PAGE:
To watch this movie is, to me, something akin to going to confession: unpleasant in the very thought, but highly salutary in the end result. I don’t sit joyously in front of the TV screen thinking “how beautiful, I am going to see Jesus being horribly tortured and killed again” in the same way as I – my fault, no doubt – do not manage to joyously run to the confessional, or to proceed to my examination of conscience without a sense of shame, humiliation and sheer inadequacy. Still, the spiritual benefits we can reap from such unpleasant activities can never be underestimated; not in case of the sacrament of course, but also certainly not in the case of such a powerful help to truly understand the Passion as this film undoubtedly is.
In the beautiful world of ours, for most of us this powerful Christian message is only a click away (or click here if you use the US version). Notice how cheap (particularly in the UK) this film has now become.
I suggest that you make the investment now and look at the film during next week.
You won’t like it. But you won’t regret it, either.
Interesting exchange of ideas (better: clash of ideology) at a UN panel promoted by the Vatican, Malta and Honduras and called “Secure Human Development: Marriage, Family, Community.”
The US delegates, Msssssss Shestack-Phipps, is on record for saying as follows:
“How can you say that you value family, community, and marriage, but not bring into the picture that both men and women have a right to a healthy life, to be able to avoid unsafe abortion, and have access to the highest attainable standard of reproductive health, and to decide how many children they should have?”
The US representative is a clear example of liberal neo-nazism at work: “men and women” (oh, how inclusive this is) have a right to healthy life; this includes, according to Msssss Shestack-Phipps, the “right” to “avoid unsafe abortion”.
This is staggering. Abortion is seen as something natural and unavoidable (like the right to, say, “avoid unsafe water”) and, naturally, as a right to have it safe. How the health of a man can profit from an allegedly safe abortion is not clear to me, but I’m sure Mssssss Shestack-Phipps knows best.
Contrast this excellent example of Goebbelsian rhetoric with the intervention of the representative of the little island state of St. Lucia:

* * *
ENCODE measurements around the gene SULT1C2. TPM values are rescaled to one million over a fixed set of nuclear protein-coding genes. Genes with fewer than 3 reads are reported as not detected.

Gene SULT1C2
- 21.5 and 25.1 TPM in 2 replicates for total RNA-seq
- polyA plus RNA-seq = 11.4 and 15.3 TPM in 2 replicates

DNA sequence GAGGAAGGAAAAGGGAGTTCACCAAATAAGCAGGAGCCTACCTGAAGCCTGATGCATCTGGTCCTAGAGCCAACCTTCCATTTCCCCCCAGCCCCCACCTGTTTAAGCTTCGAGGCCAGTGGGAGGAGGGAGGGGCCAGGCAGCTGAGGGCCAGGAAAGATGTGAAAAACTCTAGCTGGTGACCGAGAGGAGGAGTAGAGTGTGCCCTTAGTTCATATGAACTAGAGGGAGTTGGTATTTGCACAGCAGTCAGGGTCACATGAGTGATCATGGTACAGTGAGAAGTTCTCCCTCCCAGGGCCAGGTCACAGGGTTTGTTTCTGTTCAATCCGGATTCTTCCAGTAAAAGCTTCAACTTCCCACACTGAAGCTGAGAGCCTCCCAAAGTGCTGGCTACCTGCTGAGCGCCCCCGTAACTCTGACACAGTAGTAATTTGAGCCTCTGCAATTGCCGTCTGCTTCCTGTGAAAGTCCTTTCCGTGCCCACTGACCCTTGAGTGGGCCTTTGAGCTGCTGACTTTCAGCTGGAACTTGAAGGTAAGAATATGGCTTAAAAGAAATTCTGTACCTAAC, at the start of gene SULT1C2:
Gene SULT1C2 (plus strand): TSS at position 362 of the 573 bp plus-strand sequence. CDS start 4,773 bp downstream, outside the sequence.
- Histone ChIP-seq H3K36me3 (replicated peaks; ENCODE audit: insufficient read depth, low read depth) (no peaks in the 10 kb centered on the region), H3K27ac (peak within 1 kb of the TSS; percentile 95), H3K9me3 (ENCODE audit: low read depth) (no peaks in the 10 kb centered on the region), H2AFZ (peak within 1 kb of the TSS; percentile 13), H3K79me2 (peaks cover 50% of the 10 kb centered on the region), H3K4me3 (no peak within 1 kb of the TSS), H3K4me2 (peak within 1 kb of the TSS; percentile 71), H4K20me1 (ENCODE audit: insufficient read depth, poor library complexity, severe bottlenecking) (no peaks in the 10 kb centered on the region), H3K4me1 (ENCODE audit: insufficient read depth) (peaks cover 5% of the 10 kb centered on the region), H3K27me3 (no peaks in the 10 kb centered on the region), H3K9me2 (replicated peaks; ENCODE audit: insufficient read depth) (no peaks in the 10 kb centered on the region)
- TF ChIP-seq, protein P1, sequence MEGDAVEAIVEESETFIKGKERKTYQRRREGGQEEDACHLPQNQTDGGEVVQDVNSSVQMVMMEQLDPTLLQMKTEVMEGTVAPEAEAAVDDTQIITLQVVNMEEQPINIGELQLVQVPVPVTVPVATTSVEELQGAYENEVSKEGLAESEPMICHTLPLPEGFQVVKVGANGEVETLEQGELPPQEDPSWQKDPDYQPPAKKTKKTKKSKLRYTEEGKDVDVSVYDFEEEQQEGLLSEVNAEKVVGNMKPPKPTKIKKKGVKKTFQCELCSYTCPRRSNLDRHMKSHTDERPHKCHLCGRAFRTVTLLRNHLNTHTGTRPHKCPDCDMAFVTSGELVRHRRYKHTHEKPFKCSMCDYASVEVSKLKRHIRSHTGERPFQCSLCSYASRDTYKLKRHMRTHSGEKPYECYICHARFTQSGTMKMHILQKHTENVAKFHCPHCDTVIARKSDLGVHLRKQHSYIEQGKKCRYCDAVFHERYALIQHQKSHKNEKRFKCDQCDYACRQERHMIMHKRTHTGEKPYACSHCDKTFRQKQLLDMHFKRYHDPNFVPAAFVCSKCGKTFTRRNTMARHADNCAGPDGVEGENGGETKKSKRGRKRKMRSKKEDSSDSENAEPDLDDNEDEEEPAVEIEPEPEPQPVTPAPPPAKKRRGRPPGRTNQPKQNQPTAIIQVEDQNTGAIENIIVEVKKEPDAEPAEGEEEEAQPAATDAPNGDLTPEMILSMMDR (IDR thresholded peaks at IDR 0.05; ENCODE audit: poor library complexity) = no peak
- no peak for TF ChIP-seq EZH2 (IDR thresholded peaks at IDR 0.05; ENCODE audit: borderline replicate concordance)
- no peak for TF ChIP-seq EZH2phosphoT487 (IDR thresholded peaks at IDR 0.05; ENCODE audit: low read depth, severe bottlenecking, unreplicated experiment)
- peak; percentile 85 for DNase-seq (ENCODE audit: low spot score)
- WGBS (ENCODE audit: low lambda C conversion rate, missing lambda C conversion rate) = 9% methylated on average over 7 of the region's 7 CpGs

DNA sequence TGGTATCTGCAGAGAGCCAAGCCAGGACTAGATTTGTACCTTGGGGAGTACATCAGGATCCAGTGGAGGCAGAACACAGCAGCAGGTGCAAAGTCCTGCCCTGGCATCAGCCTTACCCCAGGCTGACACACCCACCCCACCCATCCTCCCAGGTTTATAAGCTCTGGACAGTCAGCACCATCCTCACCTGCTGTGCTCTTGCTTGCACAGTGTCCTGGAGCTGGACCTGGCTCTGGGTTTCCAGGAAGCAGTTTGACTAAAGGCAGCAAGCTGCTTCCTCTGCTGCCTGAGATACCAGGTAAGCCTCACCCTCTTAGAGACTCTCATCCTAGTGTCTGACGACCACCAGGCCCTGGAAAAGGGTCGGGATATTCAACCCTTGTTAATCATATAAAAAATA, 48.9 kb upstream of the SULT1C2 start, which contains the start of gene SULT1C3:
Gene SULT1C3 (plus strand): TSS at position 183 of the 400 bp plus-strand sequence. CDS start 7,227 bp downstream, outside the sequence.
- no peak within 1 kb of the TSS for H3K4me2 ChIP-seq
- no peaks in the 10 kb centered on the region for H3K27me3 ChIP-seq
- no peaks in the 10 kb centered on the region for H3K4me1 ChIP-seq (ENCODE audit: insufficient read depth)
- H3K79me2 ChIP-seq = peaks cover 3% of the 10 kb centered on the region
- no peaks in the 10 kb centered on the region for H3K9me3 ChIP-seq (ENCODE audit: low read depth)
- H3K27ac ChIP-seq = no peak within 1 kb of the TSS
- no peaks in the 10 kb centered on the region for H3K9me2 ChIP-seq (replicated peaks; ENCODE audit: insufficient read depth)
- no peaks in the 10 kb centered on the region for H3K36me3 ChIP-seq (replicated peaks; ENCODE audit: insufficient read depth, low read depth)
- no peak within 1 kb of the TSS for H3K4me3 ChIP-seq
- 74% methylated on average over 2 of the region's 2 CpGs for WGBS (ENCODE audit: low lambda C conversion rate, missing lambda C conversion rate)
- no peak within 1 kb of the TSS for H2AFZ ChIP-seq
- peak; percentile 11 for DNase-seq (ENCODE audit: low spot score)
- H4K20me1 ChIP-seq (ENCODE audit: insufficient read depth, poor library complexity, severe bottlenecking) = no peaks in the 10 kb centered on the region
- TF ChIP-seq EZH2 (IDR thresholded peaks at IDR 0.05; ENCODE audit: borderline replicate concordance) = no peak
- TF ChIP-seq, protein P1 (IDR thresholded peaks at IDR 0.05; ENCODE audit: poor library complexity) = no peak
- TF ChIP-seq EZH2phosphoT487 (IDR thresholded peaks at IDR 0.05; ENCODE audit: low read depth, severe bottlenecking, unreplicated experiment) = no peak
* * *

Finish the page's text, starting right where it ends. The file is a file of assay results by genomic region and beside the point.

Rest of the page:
“How do we get our fertility rate to rise? We were told we needed to reduce our fertility rate –now we have an aging population.”
This must seem to come from another world to the liberal nazis a’ la Shestack-Phipps. This little developing nation wants to be helped to increase births! What?! But it can’t be, my dear lady! You Peoples of the ohhh so good, but ohhh so exploited
third world (substitute this with the politically correct expression of your choice) nations must be educated to the fact that you need an aging population. You are, simply, not Nazi enough!
Ah, how hard is the work of the liberal Msssssssses of the world……
And so there we are. Intelligent people understand that the brake to growth is not birth, but corruption, waste and war; they realise that a relentless contraception and abortion campaign has managed to reduce birth, whilst doing nothing to fight the real causes of poverty mentioned above; they clearly understand what seems to clearly escape thge champagne-intoxicated minds of our liberal nazis: that every human lives are not only human riches, but sources of opportunity and wealth in themselves; that countries where the right conditions are given grow at such a rate that they must import people, as for example the United States have done for a couple of centuries now.
Alas, such are the way of the liberal world. They are so blind to the real causes of poverty that they can’t see the elephant in the room; they are so impervious to common sense that they refuse to see that their flawed ideological approach is nothing more than just another stupid reflex of their feminist, anti-Christian ideology; they would rather have a country flooded with condoms than dedicate all their energies to free it from corruption.
Do you want proof? Read here from the same debate:
The documents that guide this year’s Commission on Population and Development admit that most nations have achieved low fertility, yet the UN continues to ask donor nations for more and more money for family planning services and for what the UN euphemistically calls commodities: condoms, pills, and injectibles that prevent pregnancy.
Wendy Wright, President of Concerned Women for America, further underscored the incongruity. She has visited many medical clinics in Africa and the doctors there told her of medicine cabinets that are empty of essentials like penicillin but overflowing with condoms – so many that children have taken to blowing them up like balloons and playing with them as toys. “So much attention is given to family planning that it drains resources away from what the desperate needs are,” she explained.
Condoms in overflowing quantity, to the point of senseless waste of politically correct money, whilst the resources for medical necessities are not there.
Mssssssses of the world: wake up.